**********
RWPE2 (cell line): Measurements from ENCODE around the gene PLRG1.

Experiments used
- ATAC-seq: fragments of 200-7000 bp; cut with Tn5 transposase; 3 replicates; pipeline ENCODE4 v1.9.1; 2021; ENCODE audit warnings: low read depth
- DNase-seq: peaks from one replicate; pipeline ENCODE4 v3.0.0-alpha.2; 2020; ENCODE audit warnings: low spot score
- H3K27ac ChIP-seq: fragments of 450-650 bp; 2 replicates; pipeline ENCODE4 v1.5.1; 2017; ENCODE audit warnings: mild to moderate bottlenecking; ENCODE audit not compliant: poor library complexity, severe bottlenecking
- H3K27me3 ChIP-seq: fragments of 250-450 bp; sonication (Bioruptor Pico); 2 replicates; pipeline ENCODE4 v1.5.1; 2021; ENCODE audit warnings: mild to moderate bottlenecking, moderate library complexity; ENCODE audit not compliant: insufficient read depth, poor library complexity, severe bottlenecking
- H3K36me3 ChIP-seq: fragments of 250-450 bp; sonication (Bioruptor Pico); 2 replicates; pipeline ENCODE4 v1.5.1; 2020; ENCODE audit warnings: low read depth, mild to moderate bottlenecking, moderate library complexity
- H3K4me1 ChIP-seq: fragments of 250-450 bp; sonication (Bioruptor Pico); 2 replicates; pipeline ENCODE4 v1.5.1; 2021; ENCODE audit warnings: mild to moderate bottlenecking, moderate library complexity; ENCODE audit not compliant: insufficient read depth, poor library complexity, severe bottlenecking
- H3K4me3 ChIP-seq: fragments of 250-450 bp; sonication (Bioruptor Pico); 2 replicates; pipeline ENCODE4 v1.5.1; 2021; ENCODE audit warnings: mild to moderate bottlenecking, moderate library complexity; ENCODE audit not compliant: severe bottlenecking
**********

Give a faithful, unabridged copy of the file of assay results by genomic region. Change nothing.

RWPE2 (cell line): Measurements from ENCODE around the gene PLRG1.

Experiments used
- ATAC-seq: fragments of 200-7000 bp; cut with Tn5 transposase; 3 replicates; pipeline ENCODE4 v1.9.1; 2021; ENCODE audit warnings: low read depth
- DNase-seq: peaks from one replicate; pipeline ENCODE4 v3.0.0-alpha.2; 2020; ENCODE audit warnings: low spot score
- H3K27ac ChIP-seq: fragments of 450-650 bp; 2 replicates; pipeline ENCODE4 v1.5.1; 2017; ENCODE audit warnings: mild to moderate bottlenecking; ENCODE audit not compliant: poor library complexity, severe bottlenecking
- H3K27me3 ChIP-seq: fragments of 250-450 bp; sonication (Bioruptor Pico); 2 replicates; pipeline ENCODE4 v1.5.1; 2021; ENCODE audit warnings: mild to moderate bottlenecking, moderate library complexity; ENCODE audit not compliant: insufficient read depth, poor library complexity, severe bottlenecking
- H3K36me3 ChIP-seq: fragments of 250-450 bp; sonication (Bioruptor Pico); 2 replicates; pipeline ENCODE4 v1.5.1; 2020; ENCODE audit warnings: low read depth, mild to moderate bottlenecking, moderate library complexity
- H3K4me1 ChIP-seq: fragments of 250-450 bp; sonication (Bioruptor Pico); 2 replicates; pipeline ENCODE4 v1.5.1; 2021; ENCODE audit warnings: mild to moderate bottlenecking, moderate library complexity; ENCODE audit not compliant: insufficient read depth, poor library complexity, severe bottlenecking
- H3K4me3 ChIP-seq: fragments of 250-450 bp; sonication (Bioruptor Pico); 2 replicates; pipeline ENCODE4 v1.5.1; 2021; ENCODE audit warnings: mild to moderate bottlenecking, moderate library complexity; ENCODE audit not compliant: severe bottlenecking